14. Mike Wilson
    Posted May 20, 2013 at 7:42 am | Permalink

    This web site is SO ANNOYING. I just made a post but forgot to put my name and email address in – and the post is lost and you have to re-type it.

    I do web development for a living. This really isn’t necessary.

    • forthurst
      Posted May 20, 2013 at 6:20 pm | Permalink

      Mike Wilson “This web site is SO ANNOYING.” It’s your browser that lost your post, either by releasing the buffer or by clearing it despite your transmit having been errored out. I use Iceweasel (Firefox) which does exhibit that behaviour.

      • Mike Wilson
        Posted May 21, 2013 at 8:37 am | Permalink

        No. What happens when you click Post Comment is that the page is submitted to the server. On the server a check is done to make sure the email address and name fields have been completed. If they haven’t, an error page is displayed. The error page provides no links to go back to the previous page. You have to click the back button to go back. Whether a browser does, or does not, retain the form information on a previous page is neither here nor there. The web site should have a link on the error page that says ‘Go Back’ and it should reload the previous page with whatever data was submitted replaced in the form fields.

        Far simpler, of course, is to validate this client side with a line of javascript to simply put an alert on the screen for people using javascript in their browser. One deals with the odd user who has javascript turned off on the server. This site deals with empty fields on the server, but does not allow one to recover properly. Weird, this is a WordPress site and it does not have basic functionality.

        • forthurst
          Posted May 21, 2013 at 5:52 pm | Permalink

          I’m not questioning your knowledge of website design, merely pointing out that my browser handles an error return from the server in a way which does not cause me to have to rekey my post.

  15. gina dean
    Posted May 20, 2013 at 7:45 am | Permalink

    When will we get the results of how much the EU costs pros and coins.
    I thought that exercise was on going or has that been kicked in to the long grass.

    • Tad Davison
      Posted May 20, 2013 at 9:22 pm | Permalink

      I tried to get the local Lib Dem MP for Cambridge, Julian Huppert, to provide those figures for me Gina, and that was July last year. So far, he hasn’t come up with the goods. Maybe there’s something the pro-EU lobby doesn’t really want us to know.

      Tad

  16. Mike Wilson
    Posted May 20, 2013 at 7:53 am | Permalink

    I don’t understand Cameron. He could take half the country with him if he pressed for, and made the case for, a referendum now.

    He would expose Labour and the Lib Dems as undemocratic with complete contempt for the British people.

    • Jon Burgess
      Posted May 20, 2013 at 6:54 pm | Permalink

      He is pro EU
      He doesn’t want us to leave
      He would vote to stay in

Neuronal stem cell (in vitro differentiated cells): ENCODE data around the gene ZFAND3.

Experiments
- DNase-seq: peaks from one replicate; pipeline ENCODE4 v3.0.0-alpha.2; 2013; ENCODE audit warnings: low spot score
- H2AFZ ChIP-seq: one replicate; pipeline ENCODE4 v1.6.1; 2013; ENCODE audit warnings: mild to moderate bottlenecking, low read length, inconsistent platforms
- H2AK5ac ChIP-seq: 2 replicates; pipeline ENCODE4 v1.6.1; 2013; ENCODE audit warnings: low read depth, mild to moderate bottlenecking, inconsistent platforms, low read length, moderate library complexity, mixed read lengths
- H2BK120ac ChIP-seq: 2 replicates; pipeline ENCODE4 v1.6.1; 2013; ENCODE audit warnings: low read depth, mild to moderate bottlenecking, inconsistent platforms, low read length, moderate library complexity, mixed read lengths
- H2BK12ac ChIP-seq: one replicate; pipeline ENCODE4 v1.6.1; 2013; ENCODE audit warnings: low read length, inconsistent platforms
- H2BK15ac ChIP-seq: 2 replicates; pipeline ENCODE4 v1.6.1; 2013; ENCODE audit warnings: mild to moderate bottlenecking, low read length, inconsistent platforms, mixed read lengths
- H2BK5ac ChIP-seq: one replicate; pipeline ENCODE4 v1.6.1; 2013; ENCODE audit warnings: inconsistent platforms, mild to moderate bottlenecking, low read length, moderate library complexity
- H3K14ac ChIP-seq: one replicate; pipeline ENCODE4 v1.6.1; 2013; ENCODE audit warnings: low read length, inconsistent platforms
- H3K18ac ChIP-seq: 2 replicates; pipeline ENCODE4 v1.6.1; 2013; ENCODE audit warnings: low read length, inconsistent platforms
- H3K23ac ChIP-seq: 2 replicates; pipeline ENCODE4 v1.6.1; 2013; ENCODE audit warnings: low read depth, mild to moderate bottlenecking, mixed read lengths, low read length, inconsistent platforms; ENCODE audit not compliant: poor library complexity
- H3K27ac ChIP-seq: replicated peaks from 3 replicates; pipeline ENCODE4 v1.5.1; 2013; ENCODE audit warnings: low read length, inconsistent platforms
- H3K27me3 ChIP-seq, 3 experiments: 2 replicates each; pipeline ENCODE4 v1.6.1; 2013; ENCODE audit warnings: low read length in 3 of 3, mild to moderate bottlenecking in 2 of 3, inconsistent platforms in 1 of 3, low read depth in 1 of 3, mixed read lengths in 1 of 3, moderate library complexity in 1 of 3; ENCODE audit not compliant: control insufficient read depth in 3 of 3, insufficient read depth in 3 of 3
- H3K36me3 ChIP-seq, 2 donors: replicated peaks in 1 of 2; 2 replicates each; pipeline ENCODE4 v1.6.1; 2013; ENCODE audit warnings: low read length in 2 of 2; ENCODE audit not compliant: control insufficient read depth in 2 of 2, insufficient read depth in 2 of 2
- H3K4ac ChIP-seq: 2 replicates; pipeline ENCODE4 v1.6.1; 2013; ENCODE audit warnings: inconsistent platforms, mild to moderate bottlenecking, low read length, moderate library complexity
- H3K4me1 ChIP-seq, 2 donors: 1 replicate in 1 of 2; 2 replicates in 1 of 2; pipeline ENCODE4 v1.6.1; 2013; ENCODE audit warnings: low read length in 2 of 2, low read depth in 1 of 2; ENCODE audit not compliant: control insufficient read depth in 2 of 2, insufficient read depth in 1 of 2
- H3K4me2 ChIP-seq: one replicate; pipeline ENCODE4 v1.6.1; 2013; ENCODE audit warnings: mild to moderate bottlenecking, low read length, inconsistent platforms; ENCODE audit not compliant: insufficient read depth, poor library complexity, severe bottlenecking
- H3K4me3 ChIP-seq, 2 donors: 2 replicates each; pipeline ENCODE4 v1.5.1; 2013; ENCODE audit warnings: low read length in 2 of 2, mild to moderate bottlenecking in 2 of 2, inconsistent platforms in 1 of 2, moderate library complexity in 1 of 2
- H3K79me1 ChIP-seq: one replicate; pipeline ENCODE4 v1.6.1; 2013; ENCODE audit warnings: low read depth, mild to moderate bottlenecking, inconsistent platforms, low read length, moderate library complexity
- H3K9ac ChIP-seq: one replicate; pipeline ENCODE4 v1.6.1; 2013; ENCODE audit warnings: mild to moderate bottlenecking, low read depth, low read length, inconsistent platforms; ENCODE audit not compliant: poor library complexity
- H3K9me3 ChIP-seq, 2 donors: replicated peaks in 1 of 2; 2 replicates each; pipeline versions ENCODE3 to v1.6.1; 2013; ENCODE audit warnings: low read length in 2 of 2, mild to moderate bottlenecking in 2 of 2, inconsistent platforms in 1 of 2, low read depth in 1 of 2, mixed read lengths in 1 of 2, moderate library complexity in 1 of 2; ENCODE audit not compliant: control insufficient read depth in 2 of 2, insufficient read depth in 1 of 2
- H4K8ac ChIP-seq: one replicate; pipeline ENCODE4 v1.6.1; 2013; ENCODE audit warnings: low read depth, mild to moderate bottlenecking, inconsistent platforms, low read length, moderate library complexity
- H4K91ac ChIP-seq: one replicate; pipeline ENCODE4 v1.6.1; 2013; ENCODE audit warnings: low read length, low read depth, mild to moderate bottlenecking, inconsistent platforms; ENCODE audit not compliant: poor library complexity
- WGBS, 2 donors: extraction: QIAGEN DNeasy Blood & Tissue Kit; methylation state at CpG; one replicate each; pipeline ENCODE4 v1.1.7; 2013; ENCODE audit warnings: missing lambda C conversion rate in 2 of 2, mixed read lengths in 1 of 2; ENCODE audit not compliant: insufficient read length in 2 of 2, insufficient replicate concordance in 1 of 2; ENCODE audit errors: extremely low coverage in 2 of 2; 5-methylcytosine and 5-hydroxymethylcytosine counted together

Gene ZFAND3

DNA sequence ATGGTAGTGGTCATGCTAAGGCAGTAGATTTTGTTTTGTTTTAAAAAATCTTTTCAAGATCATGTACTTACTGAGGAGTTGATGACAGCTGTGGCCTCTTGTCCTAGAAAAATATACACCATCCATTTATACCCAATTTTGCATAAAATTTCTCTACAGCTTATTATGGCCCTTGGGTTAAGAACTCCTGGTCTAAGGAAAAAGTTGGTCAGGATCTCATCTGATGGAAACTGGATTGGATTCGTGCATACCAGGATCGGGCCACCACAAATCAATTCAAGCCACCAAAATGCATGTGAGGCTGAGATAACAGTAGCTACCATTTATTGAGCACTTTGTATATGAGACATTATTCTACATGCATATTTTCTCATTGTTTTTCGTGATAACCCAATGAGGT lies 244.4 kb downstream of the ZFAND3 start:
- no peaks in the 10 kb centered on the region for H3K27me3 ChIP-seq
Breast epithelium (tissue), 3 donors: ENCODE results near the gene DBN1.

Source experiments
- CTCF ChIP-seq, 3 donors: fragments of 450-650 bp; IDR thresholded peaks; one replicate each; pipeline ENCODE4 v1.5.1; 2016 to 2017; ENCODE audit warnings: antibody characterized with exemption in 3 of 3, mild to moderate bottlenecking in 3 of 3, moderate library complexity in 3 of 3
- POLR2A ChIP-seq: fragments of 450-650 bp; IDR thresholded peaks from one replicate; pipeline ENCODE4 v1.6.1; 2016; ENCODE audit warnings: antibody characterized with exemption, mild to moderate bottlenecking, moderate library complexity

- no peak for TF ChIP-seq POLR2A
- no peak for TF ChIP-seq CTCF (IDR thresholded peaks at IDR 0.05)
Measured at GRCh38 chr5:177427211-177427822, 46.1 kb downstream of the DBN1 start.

His political ‘guru’ is Michael Heseltine
      He agrees with Nick
      He is the heir to Blair and the bastard child of Heath

      Think that about covers it!

      • Tad Davison
        Posted May 20, 2013 at 9:23 pm | Permalink

        Spot on! And Cameron is not above chicanery to hide his true intentions.

        Tad

  17. A.Sedgwick
    Posted May 20, 2013 at 8:01 am | Permalink

    Your comments on the AM programme were well reasoned, but the only way the Conservatives can win with Cameron is by dropping this renegotiation fantasy and having the in/out choice by 2015, before or immediately after the General Election. The renegotiation are the exit talks and Article 50, we want out of all the main components of the EU.

    Polls show clear majorites for this referendum and out by Conservative Party menbers and their MPs are largely falling into line, probably against the wishes of the Cameron, Osborne, Hague cabal.

    Cameron should have ended the Coalition when Clegg reneged on the Boundaries Bill and this shows his weakness/desire to remain PM. He should end the Coalition after the private members bill result and go to the Country.

    P.Mandelson seemed rattled by the serious possibility that we could exit the EU, probably also recognising that many Labour voters and trade unionists e.g. Bob Crow want out. Very telling that he was vehemently against giving the people what they clearly want, plus the usual nonsense about financial disasters if we left.

    Cameron does not do bold and there is little chance that he will seize the initiative and this Parliament will stagger on with a strong possibility that three parties will get about 30% of the vote and the Libdems the remaining 10% in 2015.

  18. Leslie Singleton
    Posted May 20, 2013 at 8:16 am | Permalink

    John–I watched you on TV and thought you acquited yourself very well. The problem is your Party not you and that must be a trial for you. I can only suggest you at least consider that once your undertaking to your constituents wears off you stand next time for you know whom.

    • Electro-Kevin
      Posted May 21, 2013 at 5:33 am | Permalink

      The Tory Party has been hijacked and the core vote is finally coming to realize it.

      Europhiles should break away from the party – it does not belong to them – not Eurosceptics.

  19. Sue
    Posted May 20, 2013 at 8:17 am | Permalink